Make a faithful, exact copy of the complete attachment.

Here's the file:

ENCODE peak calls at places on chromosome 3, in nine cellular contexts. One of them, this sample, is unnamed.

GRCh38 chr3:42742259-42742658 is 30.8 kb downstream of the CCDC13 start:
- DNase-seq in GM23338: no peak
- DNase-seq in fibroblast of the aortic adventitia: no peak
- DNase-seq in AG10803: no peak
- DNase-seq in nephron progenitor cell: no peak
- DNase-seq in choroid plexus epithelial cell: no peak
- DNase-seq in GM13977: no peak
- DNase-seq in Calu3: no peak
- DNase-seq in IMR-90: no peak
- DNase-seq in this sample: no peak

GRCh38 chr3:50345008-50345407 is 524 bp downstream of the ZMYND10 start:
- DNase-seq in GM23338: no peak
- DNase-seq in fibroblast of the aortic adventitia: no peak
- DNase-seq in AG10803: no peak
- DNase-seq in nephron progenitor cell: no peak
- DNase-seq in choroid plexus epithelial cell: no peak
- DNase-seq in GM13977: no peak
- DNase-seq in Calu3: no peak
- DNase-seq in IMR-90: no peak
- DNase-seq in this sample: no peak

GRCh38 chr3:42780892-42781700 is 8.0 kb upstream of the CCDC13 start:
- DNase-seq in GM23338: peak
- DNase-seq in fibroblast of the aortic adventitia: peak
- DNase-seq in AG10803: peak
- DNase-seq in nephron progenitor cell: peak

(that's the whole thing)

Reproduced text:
ENCODE peak calls at places on chromosome 3, in nine cellular contexts. One of them, this sample, is unnamed.

GRCh38 chr3:42742259-42742658 is 30.8 kb downstream of the CCDC13 start:
- DNase-seq in GM23338: no peak
- DNase-seq in fibroblast of the aortic adventitia: no peak
- DNase-seq in AG10803: no peak
- DNase-seq in nephron progenitor cell: no peak
- DNase-seq in choroid plexus epithelial cell: no peak
- DNase-seq in GM13977: no peak
- DNase-seq in Calu3: no peak
- DNase-seq in IMR-90: no peak
- DNase-seq in this sample: no peak

GRCh38 chr3:50345008-50345407 is 524 bp downstream of the ZMYND10 start:
- DNase-seq in GM23338: no peak
- DNase-seq in fibroblast of the aortic adventitia: no peak
- DNase-seq in AG10803: no peak
- DNase-seq in nephron progenitor cell: no peak
- DNase-seq in choroid plexus epithelial cell: no peak
- DNase-seq in GM13977: no peak
- DNase-seq in Calu3: no peak
- DNase-seq in IMR-90: no peak
- DNase-seq in this sample: no peak

GRCh38 chr3:42780892-42781700 is 8.0 kb upstream of the CCDC13 start:
- DNase-seq in GM23338: peak
- DNase-seq in fibroblast of the aortic adventitia: peak
- DNase-seq in AG10803: peak
- DNase-seq in nephron progenitor cell: peak